In the next six months, the state is projected to endure the most significant economic contraction since June 2009.
Pennsylvania and eight other states are expected to experience economic losses in the next six months, according to recent projections from the Federal Reserve Bank of Philadelphia.
In other words, recession could be on the horizon.
Experts say Pennsylvania’s economy will suffer the most significant contraction since June 2009, when the state was still in the midst of the Great Recession. The December report, which analyzed data from November, marks the second consecutive month in which the Fed projected Pennsylvania’s economy to shrink. Prior to the two most recent estimates, the Fed hadn’t projected a contraction in the state since June 2012.
West Virginia, which already has the third-highest unemployment rate, is predicted to suffer the most significant economic downturn in the country, while Delaware, Montana, Oklahoma, Vermont, New Jersey, Kentucky, and Connecticut are also expected to experience contractions in the next six months.
Should Pennsylvania or any other state experience a recession—which is defined as two consecutive quarters of economic decline—workers could lose their jobs, experience decreasing wages, or in extreme cases, find themselves plunged into poverty.
The Philly Fed’s monthly projections, or “leading indexes,” take into account a state’s nonfarm payroll employment, unemployment rate, average hours worked in manufacturing, and wages and salaries. The bank also includes other variables, such as state-level housing permits and unemployment insurance claims, when calculating leading indexes.
The leading index for Pennsylvania was -0.5 in November, in part due to a decrease of building permits as well as a decrease in initial unemployment insurance claims.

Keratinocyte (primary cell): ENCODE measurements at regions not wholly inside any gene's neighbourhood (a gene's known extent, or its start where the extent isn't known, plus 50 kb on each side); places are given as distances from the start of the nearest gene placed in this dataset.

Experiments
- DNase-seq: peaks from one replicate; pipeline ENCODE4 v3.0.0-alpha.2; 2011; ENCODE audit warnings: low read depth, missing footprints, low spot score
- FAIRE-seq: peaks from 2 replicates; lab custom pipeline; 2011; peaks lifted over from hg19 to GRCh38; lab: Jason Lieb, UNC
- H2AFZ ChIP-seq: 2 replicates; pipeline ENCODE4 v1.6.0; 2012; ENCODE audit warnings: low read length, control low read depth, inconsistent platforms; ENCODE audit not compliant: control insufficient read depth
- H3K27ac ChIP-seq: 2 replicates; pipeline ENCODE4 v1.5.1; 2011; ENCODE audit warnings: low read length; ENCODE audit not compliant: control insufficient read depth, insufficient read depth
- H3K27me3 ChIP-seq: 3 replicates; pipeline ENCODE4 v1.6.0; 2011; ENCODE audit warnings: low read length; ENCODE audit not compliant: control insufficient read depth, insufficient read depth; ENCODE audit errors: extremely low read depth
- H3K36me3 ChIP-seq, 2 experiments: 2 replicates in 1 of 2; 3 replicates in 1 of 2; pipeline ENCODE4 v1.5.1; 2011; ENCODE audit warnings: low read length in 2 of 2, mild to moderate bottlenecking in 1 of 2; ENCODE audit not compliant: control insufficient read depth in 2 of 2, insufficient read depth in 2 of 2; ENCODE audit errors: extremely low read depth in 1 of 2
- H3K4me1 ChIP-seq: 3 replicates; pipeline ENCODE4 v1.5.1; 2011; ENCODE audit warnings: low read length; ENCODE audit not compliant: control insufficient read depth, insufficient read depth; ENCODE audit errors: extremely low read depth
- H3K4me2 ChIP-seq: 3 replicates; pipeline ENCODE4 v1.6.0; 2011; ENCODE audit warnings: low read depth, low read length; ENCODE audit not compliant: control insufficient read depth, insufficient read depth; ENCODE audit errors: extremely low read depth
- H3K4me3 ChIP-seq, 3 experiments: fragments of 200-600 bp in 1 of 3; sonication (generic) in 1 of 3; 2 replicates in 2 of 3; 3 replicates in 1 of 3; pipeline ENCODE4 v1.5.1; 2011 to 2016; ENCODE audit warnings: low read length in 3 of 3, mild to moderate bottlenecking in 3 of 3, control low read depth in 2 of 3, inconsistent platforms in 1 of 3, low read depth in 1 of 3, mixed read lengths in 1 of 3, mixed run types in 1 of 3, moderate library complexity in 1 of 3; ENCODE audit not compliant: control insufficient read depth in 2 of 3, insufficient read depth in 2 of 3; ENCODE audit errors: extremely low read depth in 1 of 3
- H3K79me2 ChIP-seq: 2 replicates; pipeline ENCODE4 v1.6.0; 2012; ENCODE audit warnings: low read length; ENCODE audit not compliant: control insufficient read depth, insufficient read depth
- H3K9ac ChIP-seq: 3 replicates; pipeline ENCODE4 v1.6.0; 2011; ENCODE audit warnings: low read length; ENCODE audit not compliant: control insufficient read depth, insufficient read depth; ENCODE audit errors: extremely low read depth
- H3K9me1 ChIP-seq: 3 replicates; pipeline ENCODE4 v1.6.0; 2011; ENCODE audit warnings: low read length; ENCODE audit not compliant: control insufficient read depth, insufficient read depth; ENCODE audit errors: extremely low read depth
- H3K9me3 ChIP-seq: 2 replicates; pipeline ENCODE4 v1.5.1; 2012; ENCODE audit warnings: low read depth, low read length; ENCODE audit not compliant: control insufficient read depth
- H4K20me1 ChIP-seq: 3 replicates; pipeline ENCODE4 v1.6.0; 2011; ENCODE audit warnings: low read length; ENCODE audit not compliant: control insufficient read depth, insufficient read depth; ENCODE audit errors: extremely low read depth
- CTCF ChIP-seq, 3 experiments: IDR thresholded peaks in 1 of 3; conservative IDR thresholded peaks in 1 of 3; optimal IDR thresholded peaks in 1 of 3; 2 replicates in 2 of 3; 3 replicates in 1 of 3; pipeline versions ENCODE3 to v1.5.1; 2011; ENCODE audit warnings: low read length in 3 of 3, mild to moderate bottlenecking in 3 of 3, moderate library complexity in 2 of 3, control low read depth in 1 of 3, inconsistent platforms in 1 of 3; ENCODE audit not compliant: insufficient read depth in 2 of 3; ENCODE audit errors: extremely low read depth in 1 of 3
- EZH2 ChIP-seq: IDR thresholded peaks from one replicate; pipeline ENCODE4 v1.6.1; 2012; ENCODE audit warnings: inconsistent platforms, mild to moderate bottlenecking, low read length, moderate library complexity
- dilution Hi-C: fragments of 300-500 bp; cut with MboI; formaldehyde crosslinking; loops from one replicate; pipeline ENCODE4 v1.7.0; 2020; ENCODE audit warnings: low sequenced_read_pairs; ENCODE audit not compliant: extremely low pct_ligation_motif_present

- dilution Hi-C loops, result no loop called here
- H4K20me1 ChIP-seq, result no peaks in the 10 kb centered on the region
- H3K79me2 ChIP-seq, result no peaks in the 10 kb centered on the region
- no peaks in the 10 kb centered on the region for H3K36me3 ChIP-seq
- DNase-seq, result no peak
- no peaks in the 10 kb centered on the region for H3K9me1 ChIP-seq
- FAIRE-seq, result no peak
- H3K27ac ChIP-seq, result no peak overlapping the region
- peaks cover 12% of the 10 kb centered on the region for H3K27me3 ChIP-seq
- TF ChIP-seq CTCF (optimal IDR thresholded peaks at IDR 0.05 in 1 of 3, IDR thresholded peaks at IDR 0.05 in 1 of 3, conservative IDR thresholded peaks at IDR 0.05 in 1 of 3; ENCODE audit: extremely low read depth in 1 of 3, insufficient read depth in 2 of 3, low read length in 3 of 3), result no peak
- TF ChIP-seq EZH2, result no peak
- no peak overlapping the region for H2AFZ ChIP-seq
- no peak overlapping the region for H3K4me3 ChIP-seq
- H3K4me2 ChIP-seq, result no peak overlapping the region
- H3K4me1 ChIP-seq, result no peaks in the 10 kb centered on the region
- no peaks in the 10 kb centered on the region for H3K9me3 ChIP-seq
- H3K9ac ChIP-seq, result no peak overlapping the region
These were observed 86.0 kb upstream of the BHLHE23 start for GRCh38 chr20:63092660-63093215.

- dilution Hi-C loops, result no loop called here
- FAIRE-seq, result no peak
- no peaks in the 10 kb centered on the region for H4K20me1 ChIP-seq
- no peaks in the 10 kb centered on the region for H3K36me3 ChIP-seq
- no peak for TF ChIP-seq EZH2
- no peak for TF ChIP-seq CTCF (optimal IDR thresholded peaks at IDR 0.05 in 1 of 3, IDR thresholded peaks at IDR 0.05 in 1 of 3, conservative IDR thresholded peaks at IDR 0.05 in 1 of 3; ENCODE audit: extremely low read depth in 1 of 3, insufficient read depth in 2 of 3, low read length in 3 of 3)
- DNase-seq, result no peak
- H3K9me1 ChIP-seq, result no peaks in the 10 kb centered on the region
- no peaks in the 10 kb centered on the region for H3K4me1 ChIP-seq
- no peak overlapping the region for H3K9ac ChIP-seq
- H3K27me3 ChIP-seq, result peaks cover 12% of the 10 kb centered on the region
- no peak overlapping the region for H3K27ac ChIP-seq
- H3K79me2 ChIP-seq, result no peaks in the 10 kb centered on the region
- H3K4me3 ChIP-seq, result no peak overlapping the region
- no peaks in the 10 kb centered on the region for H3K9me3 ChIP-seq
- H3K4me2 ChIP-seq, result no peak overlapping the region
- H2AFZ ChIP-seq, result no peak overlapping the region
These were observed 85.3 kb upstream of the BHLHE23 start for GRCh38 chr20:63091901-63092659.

“Overall, Pennsylvania’s leading index for November suggests contraction in the state’s economy in the second quarter of 2020,” the report reads.
A spokesperson for Pennsylvania Gov. Tom Wolf told COURIER that they are “reviewing the report.”
Experts say Pennsylvania’s economy will suffer the most significant contraction since June 2009, when the state was still in the midst of the Great Recession.
Warning signs of potential economic turmoil exist outside of the report’s projections, too. Pennsylvania lost nearly 5,000 manufacturing jobs in 2019 and saw its unemployment rate increase from 3.8 percent in June to 4.3 percent in November.
Should a downturn come to fruition, it could prove uniquely challenging for the state.
A 2019 report from Moody’s Analytics found Pennsylvania was one of 10 states that is “significantly underprepared” for the next recession, due to its minimal fiscal reserves.
The report praised the state for directing $339 million to its reserves, which will help blunt the impact of the next downturn, but noted that “Pennsylvania’s reserves still fall well short of what will be needed” in a recession.
Moody’s does not project a recession to occur in 2020, but other economists surveyed by the National Association of Business Economists in November put the odds of a recession at 47 percent. A separate survey of economists said there was a one-in-three chance of a downturn in 2020.
The national unemployment rate remains low at 3.5 percent and interest rates are also low. The USMCA trade deal (which awaits a full Senate vote) could also provide an additional boost for some sectors of the economy. Yet, tens of millions of Americans say they haven’t personally felt the economy’s gains.
Four in 10 Americans say they struggle to pay for basic needs such as food and housing, according to a 2019 study from the Urban Institute, and 59 percent of Americans live paycheck to paycheck, according to another 2019 report from Charles Schwab.
If the Great Recession was any indicator, these already-struggling individuals stand to be hit the hardest by the next downturn.
A recession could also have significant consequences for President Trump’s bid for re-election. Trump has repeatedly boasted about the strong economy and tied his candidacy to the economy—just this week, he said “our economy is stronger than ever before.” In Pennsylvania, the predicted economic contraction could be particularly troublesome for Trump, whose surprise win there in 2016 helped propel him to the White House.
The Federal Reserve Bank of Philadelphia declined to comment for this story, but the future of Pennsylvania’s economy will likely become more clear in early February, when the state budget’s economic forecast is released.